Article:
(1) For containers other than cans described in paragraph (a)(2), of this section — 1.75 liters, 1.00 liter, 750 milliliters, 500 milliliters (Authorized for bottling until June 30, 1989), 375 milliliters, 200 milliliters, 100 milliliters, 50 milliliters.

(2) For metal containers which have the general shape and design of a can, which have a closure which is an integral part of the container, and which cannot be readily reclosed after opening — 355 milliliters, 200 milliliters, 100 milliliters, 50 milliliters.

(b) Tolerances. The following tolerances shall be allowed:

(1) Discrepancies due to errors in measuring which occur in filling conducted in compliance with good commercial practice.

(2) Discrepancies due to differences in the capacity of bottles, resulting solely from unavoidable difficulties in manufacturing such bottles to a uniform capacity: Provided, That no greater tolerance shall be allowed in case of bottles which, because of their design, cannot be made of approximately uniform capacity than is allowed in case of bottles which can be manufactured so as to be of approximately uniform capacity.

(3) Discrepancies in measure due to differences in atmospheric conditions in various places and which unavoidably result from the ordinary and customary exposure of alcoholic beverages in bottles to evaporation. The reasonableness of discrepancies under this paragraph shall be determined on the facts in each case.

(c) Unreasonable shortages. Unreasonable shortages in certain of the bottles in any shipment shall not be compensated by overages in other bottles in the same shipment.

(d) Distilled spirits bottled before January 1, 1980. Distilled spirits bottled domestically before January 1, 1980, may be marketed after December 31, 1979, if such distilled spirits were bottled in accordance with §5.47. (See §5.53 for similar provisions relating to distilled spirits imported in original containers.)

Subpart F — Requirements for Withdrawal From Customs Custody of Bottled Imported Distilled Spirits

§ 5.53 Certificate of nonstandard fill.

(a) Distilled spirits imported in original containers not conforming to the metric standards of fill prescribed in §5.47a shall not be released from Customs custody after December 31, 1979:

(1) Unless the distilled spirits are accompanied by a statement signed by a duly authorized official of the appropriate foreign country, stating that the distilled spirits were bottled or packed prior to January 1, 1980; or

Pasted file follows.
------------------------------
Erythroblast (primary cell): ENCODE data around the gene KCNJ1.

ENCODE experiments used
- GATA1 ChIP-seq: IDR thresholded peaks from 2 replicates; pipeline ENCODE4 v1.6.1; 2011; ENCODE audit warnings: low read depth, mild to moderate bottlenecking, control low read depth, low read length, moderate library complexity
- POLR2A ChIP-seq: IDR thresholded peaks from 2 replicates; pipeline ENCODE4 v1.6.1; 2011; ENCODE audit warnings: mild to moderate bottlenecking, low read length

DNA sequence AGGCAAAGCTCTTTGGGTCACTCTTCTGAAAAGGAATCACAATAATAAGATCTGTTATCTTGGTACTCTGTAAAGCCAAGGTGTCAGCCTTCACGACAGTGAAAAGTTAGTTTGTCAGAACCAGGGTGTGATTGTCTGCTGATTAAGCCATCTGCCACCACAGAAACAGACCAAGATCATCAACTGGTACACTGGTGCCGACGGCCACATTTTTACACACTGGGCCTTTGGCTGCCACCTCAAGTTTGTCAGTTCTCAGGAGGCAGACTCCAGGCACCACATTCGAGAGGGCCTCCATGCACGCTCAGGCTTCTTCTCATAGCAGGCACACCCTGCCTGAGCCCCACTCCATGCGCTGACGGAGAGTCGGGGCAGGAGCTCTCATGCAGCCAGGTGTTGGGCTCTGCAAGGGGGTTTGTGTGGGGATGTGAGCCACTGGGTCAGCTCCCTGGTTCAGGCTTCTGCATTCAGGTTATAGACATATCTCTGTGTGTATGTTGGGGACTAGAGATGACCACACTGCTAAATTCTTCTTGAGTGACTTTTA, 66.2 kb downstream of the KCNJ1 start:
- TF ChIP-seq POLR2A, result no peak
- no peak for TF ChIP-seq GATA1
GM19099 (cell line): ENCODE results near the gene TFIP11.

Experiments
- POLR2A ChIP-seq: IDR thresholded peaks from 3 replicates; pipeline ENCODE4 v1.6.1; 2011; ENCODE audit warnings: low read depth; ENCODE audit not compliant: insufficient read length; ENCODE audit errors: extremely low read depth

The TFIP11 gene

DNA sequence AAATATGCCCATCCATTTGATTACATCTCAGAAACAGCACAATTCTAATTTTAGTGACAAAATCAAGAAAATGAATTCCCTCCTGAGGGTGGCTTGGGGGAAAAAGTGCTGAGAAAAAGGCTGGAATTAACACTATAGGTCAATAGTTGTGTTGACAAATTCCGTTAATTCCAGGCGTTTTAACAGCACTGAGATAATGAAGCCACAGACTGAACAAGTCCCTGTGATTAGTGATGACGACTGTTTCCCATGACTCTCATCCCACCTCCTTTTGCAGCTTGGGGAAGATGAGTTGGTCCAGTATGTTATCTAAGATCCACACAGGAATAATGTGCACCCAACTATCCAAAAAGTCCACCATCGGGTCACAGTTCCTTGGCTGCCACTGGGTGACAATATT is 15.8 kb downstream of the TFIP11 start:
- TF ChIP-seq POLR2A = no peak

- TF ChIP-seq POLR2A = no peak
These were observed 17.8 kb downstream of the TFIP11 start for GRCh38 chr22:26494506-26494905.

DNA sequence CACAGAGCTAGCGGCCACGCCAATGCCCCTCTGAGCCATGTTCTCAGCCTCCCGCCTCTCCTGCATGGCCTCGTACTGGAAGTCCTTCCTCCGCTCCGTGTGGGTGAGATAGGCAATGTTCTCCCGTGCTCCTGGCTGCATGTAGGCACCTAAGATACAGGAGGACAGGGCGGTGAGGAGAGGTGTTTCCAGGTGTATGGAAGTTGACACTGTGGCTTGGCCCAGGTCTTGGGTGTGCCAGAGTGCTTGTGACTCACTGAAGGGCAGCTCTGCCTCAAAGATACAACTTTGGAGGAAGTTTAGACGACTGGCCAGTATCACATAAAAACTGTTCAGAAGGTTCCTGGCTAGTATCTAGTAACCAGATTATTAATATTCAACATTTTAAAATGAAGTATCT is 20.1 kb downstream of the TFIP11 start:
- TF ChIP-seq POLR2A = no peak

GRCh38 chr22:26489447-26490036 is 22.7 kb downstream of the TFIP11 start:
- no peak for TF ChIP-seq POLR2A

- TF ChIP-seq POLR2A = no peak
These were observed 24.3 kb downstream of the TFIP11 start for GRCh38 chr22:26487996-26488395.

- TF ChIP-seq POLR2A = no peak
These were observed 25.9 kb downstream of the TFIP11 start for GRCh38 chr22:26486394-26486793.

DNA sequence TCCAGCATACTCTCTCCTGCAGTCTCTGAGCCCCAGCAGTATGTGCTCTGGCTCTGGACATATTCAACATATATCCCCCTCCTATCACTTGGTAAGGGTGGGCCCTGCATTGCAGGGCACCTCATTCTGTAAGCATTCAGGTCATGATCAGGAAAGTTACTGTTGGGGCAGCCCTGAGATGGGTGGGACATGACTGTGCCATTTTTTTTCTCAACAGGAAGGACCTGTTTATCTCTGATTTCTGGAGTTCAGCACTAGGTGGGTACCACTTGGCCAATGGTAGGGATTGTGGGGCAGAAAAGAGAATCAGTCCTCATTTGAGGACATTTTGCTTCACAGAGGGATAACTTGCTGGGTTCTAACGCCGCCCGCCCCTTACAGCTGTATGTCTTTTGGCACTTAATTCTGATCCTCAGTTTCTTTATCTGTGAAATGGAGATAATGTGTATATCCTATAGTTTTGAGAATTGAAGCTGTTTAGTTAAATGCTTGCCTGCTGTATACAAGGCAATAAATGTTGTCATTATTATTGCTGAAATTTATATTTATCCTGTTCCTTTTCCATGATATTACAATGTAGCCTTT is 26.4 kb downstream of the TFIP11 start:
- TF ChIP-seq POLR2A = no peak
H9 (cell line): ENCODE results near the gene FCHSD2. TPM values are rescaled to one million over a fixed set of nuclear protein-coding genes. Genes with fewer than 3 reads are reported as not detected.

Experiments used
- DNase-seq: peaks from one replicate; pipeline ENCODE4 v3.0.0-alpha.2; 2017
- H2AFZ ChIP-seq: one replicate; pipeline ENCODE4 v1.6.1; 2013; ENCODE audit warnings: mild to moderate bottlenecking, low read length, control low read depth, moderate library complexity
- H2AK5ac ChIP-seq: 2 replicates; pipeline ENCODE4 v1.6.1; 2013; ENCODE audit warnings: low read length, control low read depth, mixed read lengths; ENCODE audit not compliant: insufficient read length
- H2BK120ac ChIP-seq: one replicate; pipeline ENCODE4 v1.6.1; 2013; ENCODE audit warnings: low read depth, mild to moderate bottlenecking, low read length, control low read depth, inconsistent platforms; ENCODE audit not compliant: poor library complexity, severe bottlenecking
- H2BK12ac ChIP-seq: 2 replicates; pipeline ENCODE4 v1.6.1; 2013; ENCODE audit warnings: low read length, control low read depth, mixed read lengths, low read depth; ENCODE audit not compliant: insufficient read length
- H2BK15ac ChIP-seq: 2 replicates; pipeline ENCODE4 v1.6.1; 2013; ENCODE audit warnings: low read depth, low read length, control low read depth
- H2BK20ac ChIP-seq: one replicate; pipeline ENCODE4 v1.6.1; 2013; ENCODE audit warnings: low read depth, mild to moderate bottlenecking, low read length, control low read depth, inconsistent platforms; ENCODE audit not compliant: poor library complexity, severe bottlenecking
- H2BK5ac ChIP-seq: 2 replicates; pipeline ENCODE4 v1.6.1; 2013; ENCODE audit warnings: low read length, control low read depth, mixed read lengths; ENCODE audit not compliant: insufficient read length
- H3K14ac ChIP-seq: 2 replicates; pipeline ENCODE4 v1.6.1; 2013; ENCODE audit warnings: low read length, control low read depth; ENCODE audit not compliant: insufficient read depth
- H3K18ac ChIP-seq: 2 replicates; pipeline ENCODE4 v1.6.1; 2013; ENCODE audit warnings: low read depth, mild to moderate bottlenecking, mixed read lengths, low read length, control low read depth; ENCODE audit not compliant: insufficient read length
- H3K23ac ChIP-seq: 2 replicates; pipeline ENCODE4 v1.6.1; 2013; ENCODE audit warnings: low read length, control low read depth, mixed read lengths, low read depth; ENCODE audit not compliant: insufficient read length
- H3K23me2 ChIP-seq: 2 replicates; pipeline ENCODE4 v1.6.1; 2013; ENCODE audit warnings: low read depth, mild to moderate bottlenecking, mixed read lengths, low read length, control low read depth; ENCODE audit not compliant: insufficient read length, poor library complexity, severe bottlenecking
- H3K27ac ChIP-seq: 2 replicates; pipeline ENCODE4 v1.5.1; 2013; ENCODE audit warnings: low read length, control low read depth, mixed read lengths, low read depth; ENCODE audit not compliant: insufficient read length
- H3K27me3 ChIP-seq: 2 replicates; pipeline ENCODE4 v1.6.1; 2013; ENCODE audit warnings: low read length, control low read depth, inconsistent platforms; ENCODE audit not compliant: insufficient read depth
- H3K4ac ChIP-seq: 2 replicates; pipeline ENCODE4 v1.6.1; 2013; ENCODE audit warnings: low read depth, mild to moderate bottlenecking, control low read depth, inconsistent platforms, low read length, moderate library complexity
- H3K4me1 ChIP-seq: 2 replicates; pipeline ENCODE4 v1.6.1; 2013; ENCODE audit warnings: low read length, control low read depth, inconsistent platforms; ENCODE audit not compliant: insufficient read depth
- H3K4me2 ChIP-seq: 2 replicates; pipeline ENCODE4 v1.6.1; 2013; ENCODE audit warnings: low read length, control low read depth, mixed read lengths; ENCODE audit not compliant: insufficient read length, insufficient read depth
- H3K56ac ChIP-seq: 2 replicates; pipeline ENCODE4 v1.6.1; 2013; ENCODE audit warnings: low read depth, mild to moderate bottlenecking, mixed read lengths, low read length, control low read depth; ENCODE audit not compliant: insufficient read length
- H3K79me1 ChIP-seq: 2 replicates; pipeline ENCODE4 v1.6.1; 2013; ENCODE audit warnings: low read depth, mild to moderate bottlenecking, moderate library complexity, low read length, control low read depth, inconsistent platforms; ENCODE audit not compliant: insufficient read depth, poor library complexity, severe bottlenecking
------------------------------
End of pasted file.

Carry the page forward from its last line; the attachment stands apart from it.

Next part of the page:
(2) Unless the distilled spirits are being withdrawn from a Customs bonded warehouse or foreign trade zone into which entered on or before December 31, 1979.

(b) Distilled spirits imported in 500 ml containers shall not be released from Customs custody after June 30, 1989:

(1) Unless the distilled spirits are accompanied by a certificate issued by the government of the appropriate foreign country, stating that the distilled spirits were bottled or packed prior to July 1, 1989; or

(2) Unless the distilled spirits are being withdrawn from a Customs bonded warehouse or foreign trade zone into which entered on or before June 30, 1989.

27 CFR Part 7 — Labeling and advertising of malt beverages

Following are extracts from 27 CFR Part 7 — Labeling and advertising of malt beverages. The regulations for beer do not specify standard sizes, and the net contents are expressed in non-metric units.

Subpart C — Labeling Requirements for Malt Beverages

§ 7.22 Mandatory label information.

There shall be stated:

(a) On the brand label:

(4) Net contents (except when blown, branded, or burned, in the container) in accordance with §7.27.

§ 7.27 Net contents.

(a) Net contents shall be stated as follows:

(1) If less than 1 pint, in fluid ounces, or fractions of a pint.

(2) If 1 pint, 1 quart, or 1 gallon, the net contents shall be so stated.

(3) If more than 1 pint, but less than 1 quart, the net contents shall be stated in fractions of a quart, or in pints and fluid ounces.

(4) If more than 1 quart, but less than 1 gallon, the net contents shall be stated in fractions of a gallon, or in quarts, pints, and fluid ounces.

(5) If more than 1 gallon, the net contents shall be stated in gallons and fractions thereof.

(b) All fractions shall be expressed in their lowest denominations.

(c) The net contents need not be stated on any label if the net contents are displayed by having the same blown, branded, or burned in the container in letters or figures in such manner as to be plainly legible under ordinary circumstances and such statement is not obscured in any manner in whole or in part.